For those whose paramount concern is not for the ambience of the theatre or the many tricks of its architectural add-ons, but for the length of a stare or for the stillness in a moment the front row (or failing this any of the stalls behind) is the ideal place to be. Here, the brevity, virtue and detail of the performance survives untouched: the patience of the lonely man poised on the edge of his seat awaiting the lights, the dust plume that coughs up into the air, the softened voice changing pitch, the trembling weakness in the stance, the winking eye as curtain later descends. I was front row centre for The Prisoner of Second Avenue and the reward of seeing these moments has done away completely with any inclination to book anything again in the dress circle. The little that was not on view held absolutely no consequence. Beanbags, for instance, don’t interest me. It was, instead, the kind of seat where your date’s partially exposed foot is close to those spinning oranges, the ones the principal just scattered in your direction and sent thumping to the floor; where in one comic instance Jeff Goldblum’s brain-damaged stare into the middle distance where the TV sits reaches and connects fleetingly with yours (and you are invariably giggling like some mad drinker); it is the kind of seat where those projectile buttons that come whizzing off his shirt in a state of supreme vexation come whizzing by your head, and are recovered at the interval by an apologetic stagehand. No seat is more rewarding in the service of this Neil Simon production than the centre seat in the Vaudeville’s front row.

His play dates from 1971, before President Ford rebuffed New York City Mayor Abraham Beame’s appeals in 1975 for help in the city’s debt obligations, and after a nationwide strike by auto workers against General Motors and the massacre at Kent State of four students by young and inexperienced national guardsmen, both in 1970. Scripted, therefore, long after the elegantly framed social comedies of Come Blow Your Horn (1961), Barefoot in the Park (1963) and The Odd Couple (1965), Prisoner revels in anxiety and syntactical expression, its subject the burgeoning ‘70s economic downturn and the burgeoning of a sense of collective working class protest. In this sense, the satirical re-staging of Grant Wood’s pre-Depression era American Gothic in much of the Old Vic’s publicity bears some meaning.

Jeff Goldblum (Mel Edison) and Mercedes Ruehl (Edna Edison) at the close of the show: The Prisoner of Second Avenue (2010)

As the now terminally redundant Mel Edison, a once dedicated advertising accounts executive in the service of his employer for 22 years, Jeff Goldblum is a pathetic and lively hero, his performance an enjoyable confection befitting of Simon’s broad characterisation. In great form, his idiosyncratic approach — less with the hands this time, far more with the eyes — owes perhaps a fair bit to the eccentric mannerisms of his Seth Brundle under the direction of David Cronenberg, and the actor has of course touched on similar social crises before, the John Landis film Into the Night (1985) for one. In that film, his Ed Okin abandons his unfaithful wife and drives around L.A. for hours, hoping this will have a therapeutic effect; in Prisoner, on the other hand, Mel never once loses that literal connection back to his wife. Domestic servitude and love are, for Edna, indissociable. Despite herself being part of a more egalitarian world wherein the professional sphere need not necessarily be male dominated, Edna is always supportive and always nurturing, a quality that actress Mercedes Ruehl presumably had to overlook in order to get at the meat. On occasion Simon addresses this, at one point joking that Mel’s reliance on Edna for care will one day extend into the bathroom, but in contrast less is made of her dependence on him, particularly when it comes down to the basics of personal attraction and fidelity.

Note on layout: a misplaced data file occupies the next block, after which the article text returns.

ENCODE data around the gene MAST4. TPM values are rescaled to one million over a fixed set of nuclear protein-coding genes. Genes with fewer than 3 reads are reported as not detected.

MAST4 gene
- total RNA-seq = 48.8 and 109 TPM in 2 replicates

The desire to transcend their white-collar lives, the impact of economic decline and of crime, the unjust punishment subsequently brought down upon them both, the emotional breakdowns they suffer, the sudden appearance of three equally nuts sisters, the implacable brother who scoffs at any desire to improve one’s lot, and the final return to a wintry scene of domestic harmony are characteristic of Simon, and in that sense Prisoner is as distanced from the current economic climate as Woody Allen’s Vicky Cristina Barcelona (2008) or Whatever Works (2009) are to the heyday of his stand-up. With Prisoner, he creates a specifically American idealisation with a socially therapeutic edge, his feed lines are often so indelicate you’d think this was a Chuck Lorre comedy, plus the trajectory of his narrative, from a metaphoric crucifixion to resurrection, is never once in question. These aren’t notes of dissent necessarily: just as we grow to accept a crude setting or an ill-placed stagelight we all enjoy a Simon play withstanding the happy ending; these are, nonetheless, points to which we must invariably turn when considering the relevance of a New York City play, set and originally staged in the early 1970s, to a twenty-first century London in the economic downturn. Written for The New York Times, Patrick Healy’s piece, “Second Avenue Hits Home on West End” (from July 30), for some reason downsizes this point. It is not Simon’s play and themes that are of relevance, it is the wit and skill of the performer. To my relief, the principals were brilliantly suited to their roles, he dowdy and unfashionable, Ruehl impetuous and outrageous, the pair in the sharpest form from the very start.

Jeff Goldblum and Mercedes Ruehl with support cast: The Prisoner of Second Avenue (2010)

4 September, 2010


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